Recycling Alliance of Texas Meets in Bexar County!
Commissioner Tommy Adkisson
September 30, 2004

Last week I dealt with the topic of leadership, transactional or everyday work and transformational or that which changes the way business is done so as to have a better future.  Resource recovery and conservation, the positive alternative to perpetual warfare against landfills has been and remains a high priority with me.  After a political lifetime of fighting landfills, it is quite natural that I would be on the Board of the Recycling Alliance of Texas.  This week the Alliance is meeting in San Antonio.

The Alliance is a merger of the old Texas Recycling Coalition and the Texas Corporate Recycling Council.  It is the premier and primary recycling nonprofit organization in Texas.  When the Legislature meets in January, 2005, the Alliance will hopefully be at the forefront of the battle for a tire reclamation and recovery bill.  Surely you have noticed as have I, the rising tide of tires strewn about our community and its various roads.  Why the Legislature ever thought we could do without a tire bill is beyond me.  However, we can and must re-enact a Texas tire bill!

Another priority of mine is to set forth targeted goals for the percent of recycling each community must achieve.  What gets measured gets done.  So far, Texas law allows if not encourages people to "mess with Texas" by failing to put any teeth in its targeted recycling goals!  This too, can and should end with public and private sector partnerships taking a more serious effort to clean up our communities by mandating appropriate and measurable goals for recycling.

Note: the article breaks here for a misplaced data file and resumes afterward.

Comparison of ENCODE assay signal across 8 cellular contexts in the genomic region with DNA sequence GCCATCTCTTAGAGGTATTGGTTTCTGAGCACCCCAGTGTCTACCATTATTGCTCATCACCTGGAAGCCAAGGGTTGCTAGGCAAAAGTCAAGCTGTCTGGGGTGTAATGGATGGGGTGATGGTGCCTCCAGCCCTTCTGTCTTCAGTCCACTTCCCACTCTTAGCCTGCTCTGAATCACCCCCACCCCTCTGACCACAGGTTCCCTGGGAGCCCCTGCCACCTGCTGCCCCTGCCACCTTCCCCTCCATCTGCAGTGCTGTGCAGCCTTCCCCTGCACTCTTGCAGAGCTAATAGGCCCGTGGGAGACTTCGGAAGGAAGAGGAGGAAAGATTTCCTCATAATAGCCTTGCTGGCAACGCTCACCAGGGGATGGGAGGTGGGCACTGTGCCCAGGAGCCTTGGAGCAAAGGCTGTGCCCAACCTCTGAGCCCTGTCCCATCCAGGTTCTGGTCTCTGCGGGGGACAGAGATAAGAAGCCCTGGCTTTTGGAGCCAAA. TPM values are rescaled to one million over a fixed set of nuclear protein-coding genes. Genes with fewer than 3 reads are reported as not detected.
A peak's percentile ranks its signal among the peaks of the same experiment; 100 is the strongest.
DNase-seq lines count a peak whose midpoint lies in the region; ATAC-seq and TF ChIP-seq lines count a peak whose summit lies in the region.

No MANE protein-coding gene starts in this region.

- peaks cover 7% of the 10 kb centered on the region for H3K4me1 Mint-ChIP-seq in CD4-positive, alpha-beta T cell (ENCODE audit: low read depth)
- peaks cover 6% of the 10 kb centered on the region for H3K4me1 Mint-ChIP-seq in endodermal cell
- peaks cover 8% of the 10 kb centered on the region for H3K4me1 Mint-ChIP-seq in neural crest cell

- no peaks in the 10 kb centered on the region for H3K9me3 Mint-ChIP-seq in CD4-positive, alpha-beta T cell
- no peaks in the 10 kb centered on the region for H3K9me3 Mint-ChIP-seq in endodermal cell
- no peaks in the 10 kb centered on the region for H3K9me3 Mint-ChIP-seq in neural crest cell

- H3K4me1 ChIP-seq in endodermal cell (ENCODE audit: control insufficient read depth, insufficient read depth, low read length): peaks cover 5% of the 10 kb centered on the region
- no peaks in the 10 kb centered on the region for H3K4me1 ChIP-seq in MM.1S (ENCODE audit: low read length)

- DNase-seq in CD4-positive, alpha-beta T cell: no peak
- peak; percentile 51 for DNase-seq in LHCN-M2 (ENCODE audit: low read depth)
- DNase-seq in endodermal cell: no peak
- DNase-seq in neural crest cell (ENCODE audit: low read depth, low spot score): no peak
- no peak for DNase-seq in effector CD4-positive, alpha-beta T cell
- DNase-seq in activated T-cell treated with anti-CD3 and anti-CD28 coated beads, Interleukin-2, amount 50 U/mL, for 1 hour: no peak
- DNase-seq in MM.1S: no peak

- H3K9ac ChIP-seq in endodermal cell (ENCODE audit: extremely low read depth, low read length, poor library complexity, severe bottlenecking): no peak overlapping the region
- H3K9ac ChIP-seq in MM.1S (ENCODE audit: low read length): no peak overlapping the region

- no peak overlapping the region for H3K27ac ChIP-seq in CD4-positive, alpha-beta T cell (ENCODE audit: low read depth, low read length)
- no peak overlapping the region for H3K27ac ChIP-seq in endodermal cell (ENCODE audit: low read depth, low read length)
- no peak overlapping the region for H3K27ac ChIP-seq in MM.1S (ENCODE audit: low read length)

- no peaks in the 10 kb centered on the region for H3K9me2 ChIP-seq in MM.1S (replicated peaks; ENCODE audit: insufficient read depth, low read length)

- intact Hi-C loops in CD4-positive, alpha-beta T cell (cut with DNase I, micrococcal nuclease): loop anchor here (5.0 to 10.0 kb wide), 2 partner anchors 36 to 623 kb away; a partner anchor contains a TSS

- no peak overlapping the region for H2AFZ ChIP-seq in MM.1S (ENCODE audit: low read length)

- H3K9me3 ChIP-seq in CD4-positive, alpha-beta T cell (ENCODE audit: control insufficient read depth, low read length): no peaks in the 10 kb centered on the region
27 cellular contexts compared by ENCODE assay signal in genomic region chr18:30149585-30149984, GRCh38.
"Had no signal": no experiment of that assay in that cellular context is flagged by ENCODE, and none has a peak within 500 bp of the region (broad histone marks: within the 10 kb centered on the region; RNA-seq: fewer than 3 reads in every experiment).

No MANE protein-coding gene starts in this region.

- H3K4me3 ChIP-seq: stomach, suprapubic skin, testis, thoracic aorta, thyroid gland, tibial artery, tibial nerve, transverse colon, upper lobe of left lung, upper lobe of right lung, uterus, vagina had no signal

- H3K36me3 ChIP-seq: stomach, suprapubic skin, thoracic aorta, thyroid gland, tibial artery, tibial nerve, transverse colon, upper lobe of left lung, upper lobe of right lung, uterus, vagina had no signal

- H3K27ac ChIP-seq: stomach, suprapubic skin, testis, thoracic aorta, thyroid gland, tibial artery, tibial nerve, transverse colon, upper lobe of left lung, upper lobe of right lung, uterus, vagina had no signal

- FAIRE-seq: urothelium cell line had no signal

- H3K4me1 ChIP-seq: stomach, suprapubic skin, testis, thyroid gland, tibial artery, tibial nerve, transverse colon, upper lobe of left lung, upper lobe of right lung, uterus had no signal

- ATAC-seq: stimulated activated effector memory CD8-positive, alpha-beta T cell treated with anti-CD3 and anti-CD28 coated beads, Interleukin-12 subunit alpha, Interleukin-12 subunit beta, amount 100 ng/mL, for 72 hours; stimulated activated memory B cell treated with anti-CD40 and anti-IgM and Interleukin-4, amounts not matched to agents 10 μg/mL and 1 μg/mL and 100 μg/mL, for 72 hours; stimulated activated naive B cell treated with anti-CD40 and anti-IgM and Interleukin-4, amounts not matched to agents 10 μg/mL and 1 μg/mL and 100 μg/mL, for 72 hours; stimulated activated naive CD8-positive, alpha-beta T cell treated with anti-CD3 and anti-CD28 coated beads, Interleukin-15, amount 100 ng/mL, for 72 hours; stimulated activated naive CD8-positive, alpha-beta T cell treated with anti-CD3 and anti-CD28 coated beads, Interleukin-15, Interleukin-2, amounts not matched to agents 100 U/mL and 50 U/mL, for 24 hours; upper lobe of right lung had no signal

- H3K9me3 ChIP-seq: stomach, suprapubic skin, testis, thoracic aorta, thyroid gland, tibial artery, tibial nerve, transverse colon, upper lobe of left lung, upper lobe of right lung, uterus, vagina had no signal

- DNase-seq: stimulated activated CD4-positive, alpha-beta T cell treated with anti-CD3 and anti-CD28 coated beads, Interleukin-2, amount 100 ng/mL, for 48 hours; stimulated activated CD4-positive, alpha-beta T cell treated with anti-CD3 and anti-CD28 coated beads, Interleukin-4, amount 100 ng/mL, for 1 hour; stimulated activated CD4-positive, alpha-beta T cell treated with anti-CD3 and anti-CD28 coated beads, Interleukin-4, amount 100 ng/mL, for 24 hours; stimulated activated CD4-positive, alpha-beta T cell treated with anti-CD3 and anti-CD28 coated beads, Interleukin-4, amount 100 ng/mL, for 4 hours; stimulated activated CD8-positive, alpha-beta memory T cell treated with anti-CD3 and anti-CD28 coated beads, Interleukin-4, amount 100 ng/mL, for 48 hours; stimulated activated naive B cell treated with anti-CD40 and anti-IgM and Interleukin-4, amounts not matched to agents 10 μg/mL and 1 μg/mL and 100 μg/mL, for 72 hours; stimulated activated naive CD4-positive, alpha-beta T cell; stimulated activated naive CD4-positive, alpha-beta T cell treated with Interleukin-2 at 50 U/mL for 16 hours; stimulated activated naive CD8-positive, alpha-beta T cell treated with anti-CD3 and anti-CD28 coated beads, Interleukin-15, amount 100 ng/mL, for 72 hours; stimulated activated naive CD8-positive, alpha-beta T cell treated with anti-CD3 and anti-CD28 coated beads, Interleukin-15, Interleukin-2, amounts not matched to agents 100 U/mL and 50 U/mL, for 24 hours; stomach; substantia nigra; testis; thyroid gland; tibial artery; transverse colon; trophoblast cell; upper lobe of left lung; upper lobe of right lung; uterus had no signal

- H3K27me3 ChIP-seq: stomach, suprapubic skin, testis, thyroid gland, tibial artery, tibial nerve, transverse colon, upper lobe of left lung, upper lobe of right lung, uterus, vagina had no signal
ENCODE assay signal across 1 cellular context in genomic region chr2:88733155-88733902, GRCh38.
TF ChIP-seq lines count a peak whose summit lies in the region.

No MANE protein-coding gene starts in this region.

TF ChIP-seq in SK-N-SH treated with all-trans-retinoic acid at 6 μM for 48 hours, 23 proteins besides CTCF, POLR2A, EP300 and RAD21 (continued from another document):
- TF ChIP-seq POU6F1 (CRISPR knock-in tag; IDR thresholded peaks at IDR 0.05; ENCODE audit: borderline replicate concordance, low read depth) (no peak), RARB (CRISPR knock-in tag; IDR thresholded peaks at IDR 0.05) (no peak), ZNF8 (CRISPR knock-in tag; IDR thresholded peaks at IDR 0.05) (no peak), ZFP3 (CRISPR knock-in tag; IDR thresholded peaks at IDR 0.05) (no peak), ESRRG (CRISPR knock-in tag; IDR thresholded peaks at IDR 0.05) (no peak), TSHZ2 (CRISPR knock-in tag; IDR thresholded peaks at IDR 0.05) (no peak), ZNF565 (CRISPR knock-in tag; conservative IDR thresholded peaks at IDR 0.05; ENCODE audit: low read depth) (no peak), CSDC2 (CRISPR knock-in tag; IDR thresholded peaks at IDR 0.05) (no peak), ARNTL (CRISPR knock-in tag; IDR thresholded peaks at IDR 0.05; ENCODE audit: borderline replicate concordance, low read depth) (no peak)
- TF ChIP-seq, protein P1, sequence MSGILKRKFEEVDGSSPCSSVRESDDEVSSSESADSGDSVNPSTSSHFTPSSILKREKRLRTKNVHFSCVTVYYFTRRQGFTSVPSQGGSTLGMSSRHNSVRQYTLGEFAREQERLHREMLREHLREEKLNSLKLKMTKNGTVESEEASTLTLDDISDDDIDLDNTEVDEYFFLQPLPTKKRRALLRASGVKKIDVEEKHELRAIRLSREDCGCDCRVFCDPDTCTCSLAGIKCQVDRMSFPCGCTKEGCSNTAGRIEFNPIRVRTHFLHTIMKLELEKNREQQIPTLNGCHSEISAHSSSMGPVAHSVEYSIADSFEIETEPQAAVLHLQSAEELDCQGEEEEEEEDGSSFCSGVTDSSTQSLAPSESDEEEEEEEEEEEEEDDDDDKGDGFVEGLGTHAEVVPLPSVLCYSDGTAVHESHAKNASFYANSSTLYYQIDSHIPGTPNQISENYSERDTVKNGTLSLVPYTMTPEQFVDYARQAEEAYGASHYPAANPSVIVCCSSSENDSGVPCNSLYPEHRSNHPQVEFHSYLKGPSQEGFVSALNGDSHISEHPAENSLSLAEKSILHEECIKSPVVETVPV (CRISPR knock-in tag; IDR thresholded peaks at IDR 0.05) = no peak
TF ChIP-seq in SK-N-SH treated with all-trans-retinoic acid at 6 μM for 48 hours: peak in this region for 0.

One of the business owners at the Alliance Convention is making a business out of selling promotional products made exclusively from recycled products.  Some of the products made from recyclables are shirts, campaign buttons, note cards, funnels, pens, pencils and rulers.  Products come from soft drink bottles, tires, glass, currency, yellow pages, reclaimed denim, paperboard (example: cereal boxes), cardboard, plastic, oil and steel.  This business owner could have done otherwise but he took the "road less traveled" so we can have a better world!

This business owner, Dan Weisenbach,, mentioned one notable thing about paper: not all of it is made from recycled material.  I had previously heard erroneously that all paper has some portion of recycled content.  Also, the use of soy ink is an effort to move away from petroleum-based inks and the pollution that is generated in making oil-based inks.  So, look for the recycling label of the "chasing arrows" and the emblem that notes the use of "Soy Ink". 

I mention the above information only as a reminder that with just minimal effort over time, we can make a huge difference in the world of resource recovery and conservation that we ultimately turn over to our descendants!

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